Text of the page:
Several members of the club have been working with Club President Margaret Lenton to improve the Heritage Garden near to Windsor Guildhall in time for the Platinum Jubilee celebrations. The garden had become sadly overgrown and weedy but is now looking smart and attractive again.
SI Slough Windsor & Maidenhead held a very successful lunch at Stirrups Hotel on Sunday 10th October. This event had been postponed twice due to Covid restrictions so it was particularly enjoyed by almost fifty members and guests. A reception with glasses of Pimms provided a good opportunity for mingling and chatting prior to a three course lunch. After toasts to Soroptimist International and ‘Our Guests’, Richard Goss who is a trustee of Thames Hospicecare talked about the amazing work which is undertaken by the Hospice. He explained how the new site was enabling more patients to be treated and how the facilities were also available to members of the public who just wanted to drop in to have a cup of coffee. He paid tribute to the huge number of volunteers including members of our club. President Margaret presented Richard with a cheque from
London Chilterns President Helen Byrne zoomed into the club’s meeting on Wednesday 21st July and gave an update about her rather unusual year in office whilst dealing with a pandemic. Despite the problems in being restricted to virtual meetings, she was enjoying meeting many clubs and was also making progress in linking up the London based clubs in both London Chilterns and London Anglia together with clubs on the fringes of London in Southern Region. She hopes that creating a London oriented group will make it more straightforward to attract more members in the London area.
Fifteen members of the club got together in a member’s garden on Wednesday 23rd June for a fund raising coffee morning. Around £300 was raised for the Thames Hospice whilst enjoying meeting up again and making the most of a wide selection of cakes and scones. It was also a great pleasure to welcome Alison Sutherland – a previous Regional President.
The June meeting started on a somber note as members held a One Minute Silence for Federation President Johanna Raffen who died on 14th June. The club welcomed a visiting Soroptimist, Maureen Thompson , who is moving into the area. Baiju McGubbins then provided a most fascinating talk illustrated with videos regarding the work of Medical Detection Dogs. Medical Detection Dogs use the amazing power of the dog’s nose to detect human diseases and research is based on the dog’s ability to detect minute odour traces created by diseases. Dogs are trained to recognise specific illnesses such as prostate cancer but amazingly they can also be trained to know for instance when a human with type 1 diabetes might lapse into a coma whilst sleeping and take action. Whilst in the past there was anecdotal evidence of the ability of animals to be alert to
Even the constraints of a hospital bed didn’t deter our speaker this evening! Clive Driscoll works with victims of Forced Marriages, FGM and True Honour. He is a retired Detective Chief Inspector for the Metropolitan Police who successfully investigated high profile cases concerning sexual offences, domestic abuse and child protection. He secured prosecutions in the murder of Stephen Lawrence, and in the first honour-based murder. Tonight he gave us a fascinating, in-depth talk about FGM.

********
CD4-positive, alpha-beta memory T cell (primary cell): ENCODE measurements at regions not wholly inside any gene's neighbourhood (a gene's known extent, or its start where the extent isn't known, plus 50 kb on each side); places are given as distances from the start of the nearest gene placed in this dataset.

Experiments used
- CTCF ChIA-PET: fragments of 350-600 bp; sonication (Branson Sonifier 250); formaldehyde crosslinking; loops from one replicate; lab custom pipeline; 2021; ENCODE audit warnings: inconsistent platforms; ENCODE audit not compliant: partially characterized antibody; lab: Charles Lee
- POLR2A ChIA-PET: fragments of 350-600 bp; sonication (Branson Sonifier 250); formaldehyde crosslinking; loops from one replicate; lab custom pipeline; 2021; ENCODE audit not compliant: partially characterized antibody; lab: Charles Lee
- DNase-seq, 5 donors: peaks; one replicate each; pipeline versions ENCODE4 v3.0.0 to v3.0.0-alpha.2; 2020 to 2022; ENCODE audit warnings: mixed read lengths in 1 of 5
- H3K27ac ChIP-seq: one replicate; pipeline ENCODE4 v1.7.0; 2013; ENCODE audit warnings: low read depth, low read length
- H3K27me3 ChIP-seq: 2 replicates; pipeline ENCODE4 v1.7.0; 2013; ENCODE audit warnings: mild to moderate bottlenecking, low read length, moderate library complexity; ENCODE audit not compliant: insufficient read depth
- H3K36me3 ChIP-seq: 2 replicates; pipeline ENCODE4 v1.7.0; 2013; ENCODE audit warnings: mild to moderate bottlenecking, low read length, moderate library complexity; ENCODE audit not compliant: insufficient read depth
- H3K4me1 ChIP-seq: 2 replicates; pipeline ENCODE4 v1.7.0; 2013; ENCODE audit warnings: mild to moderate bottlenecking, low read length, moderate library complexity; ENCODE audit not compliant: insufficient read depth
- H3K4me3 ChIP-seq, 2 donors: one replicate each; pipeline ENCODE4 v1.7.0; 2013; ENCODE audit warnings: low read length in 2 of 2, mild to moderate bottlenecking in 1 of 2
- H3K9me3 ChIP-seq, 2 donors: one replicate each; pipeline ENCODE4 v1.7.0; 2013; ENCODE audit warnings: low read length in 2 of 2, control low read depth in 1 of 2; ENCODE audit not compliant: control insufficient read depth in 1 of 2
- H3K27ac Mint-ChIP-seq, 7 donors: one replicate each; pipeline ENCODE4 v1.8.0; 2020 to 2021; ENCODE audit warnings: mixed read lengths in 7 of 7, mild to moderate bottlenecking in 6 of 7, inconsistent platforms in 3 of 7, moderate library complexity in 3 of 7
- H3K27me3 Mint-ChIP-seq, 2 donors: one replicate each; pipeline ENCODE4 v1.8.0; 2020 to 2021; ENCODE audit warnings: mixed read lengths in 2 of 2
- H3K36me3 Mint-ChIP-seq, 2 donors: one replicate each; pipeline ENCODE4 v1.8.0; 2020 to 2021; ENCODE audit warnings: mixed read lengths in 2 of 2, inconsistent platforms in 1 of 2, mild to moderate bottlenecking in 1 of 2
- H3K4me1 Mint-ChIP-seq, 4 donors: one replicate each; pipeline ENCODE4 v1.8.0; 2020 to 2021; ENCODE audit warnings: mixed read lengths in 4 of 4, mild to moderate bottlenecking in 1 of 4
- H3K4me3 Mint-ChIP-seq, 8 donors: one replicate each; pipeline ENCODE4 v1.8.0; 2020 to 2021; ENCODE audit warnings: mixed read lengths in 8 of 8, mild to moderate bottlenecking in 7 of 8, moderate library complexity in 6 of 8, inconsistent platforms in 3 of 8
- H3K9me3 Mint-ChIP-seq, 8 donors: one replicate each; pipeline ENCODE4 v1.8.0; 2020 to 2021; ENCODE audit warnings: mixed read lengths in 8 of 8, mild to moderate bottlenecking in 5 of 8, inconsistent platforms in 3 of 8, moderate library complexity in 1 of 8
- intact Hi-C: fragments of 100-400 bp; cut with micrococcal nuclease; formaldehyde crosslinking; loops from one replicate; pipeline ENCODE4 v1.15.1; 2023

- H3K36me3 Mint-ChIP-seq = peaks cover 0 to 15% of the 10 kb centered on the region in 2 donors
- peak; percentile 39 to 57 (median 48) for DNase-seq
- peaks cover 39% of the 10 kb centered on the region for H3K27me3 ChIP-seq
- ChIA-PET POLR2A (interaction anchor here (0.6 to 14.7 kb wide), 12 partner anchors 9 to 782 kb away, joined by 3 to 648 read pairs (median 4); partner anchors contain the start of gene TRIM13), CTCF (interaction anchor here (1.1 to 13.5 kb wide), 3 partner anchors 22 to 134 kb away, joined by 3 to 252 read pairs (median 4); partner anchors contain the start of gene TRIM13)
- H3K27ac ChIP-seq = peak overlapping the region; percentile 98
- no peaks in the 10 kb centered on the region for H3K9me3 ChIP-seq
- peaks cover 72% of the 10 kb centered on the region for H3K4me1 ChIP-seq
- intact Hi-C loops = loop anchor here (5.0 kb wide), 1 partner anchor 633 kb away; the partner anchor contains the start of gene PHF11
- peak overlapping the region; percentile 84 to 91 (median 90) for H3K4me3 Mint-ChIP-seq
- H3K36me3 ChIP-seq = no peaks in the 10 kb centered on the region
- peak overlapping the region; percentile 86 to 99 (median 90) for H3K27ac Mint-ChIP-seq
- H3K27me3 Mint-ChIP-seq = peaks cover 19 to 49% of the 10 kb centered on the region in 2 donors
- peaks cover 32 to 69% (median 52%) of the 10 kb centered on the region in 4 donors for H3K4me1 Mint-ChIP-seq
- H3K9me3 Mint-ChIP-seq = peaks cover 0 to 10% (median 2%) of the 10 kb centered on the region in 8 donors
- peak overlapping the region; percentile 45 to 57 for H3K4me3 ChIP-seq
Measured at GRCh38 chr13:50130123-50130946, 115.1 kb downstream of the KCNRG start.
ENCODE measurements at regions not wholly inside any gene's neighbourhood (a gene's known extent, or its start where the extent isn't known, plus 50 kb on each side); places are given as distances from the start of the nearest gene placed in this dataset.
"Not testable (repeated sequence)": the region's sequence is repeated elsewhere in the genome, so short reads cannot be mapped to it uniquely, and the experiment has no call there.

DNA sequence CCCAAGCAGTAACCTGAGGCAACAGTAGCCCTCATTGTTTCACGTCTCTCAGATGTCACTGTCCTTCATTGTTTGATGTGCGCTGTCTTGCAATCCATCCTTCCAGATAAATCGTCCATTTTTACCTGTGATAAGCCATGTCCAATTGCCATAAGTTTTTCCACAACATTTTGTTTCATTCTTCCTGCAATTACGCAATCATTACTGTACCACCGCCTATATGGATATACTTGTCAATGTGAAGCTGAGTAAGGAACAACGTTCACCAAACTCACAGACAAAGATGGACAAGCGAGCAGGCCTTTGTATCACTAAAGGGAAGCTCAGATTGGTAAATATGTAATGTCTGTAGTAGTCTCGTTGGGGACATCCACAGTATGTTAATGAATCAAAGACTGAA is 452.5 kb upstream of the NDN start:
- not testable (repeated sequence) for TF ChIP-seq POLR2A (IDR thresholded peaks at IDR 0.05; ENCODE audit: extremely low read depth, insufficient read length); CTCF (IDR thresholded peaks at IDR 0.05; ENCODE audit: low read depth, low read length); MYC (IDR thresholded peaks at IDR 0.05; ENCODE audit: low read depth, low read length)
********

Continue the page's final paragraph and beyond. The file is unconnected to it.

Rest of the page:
We were delighted to see this reference to Maidenhead Child Contact Centre in Theresa May’s recent comments to the House. Soroptimists from our club helped set up the Centre and a number of members have been volunteers at the Centre ever since in several cases for over 25 years. It was gratifying to have this work recognised. Extract from Hansard – Mrs May – Thursday 15th April – Domestic Abuse Bill (approx. 1.30pm) I wanted to discuss Lords amendment 9, because I have a question for the Government in relation to it. I recognise that in the private law family cases the judiciary and Children and Family Court Advisory and Support Service have protocols. May I say to the Minister that from my experience of more than 20 years as a constituency MP, telling me that CAFCASS has an involvement in something does not
Charlotte Spear joined us via Zoom for our March monthly meeting just in time to tell us all about the Census taking place on 21st March. Charlotte discussed the various changes that are made for every census with the aim of coping with changes in the population and attitudes. It is possible that 2021 will be last formal census as much of the data which is collected is available in other forms such as tax returns and health and educational records. The first census in the UK was undertaken in 1801 but the records are more complete from 1851 onwards. The actual records are kept under wraps for 100 years but the data is extracted in order to provide information on where housing, schools and hospitals are most needed. The data also provides important information regarding the age, gender and racial breakdown of the population.
Alison Bourne, Chief Executive of the DASH Charity – Domestic Abuse Stops Here – was the speaker at our February meeting. Alison started off with a quiz to bring alive the huge problem of domestic abuse which has only been worsened during the lockdown for the pandemic. The police force receive telephone calls for help every 30 seconds. Each week two women are killed by their partners – the figures are shocking. DASH has three refuges and a programme currently online which aims to provide assistance to anyone suffering from domestic abuse. It is a problem that cuts across class and background. It is calculated that one in four women will be affected in their lifetime. DASH is organising an International Women’s Day Conference on Friday 5th March on Zoom – more details on their website: https://thedashcharity.org.uk/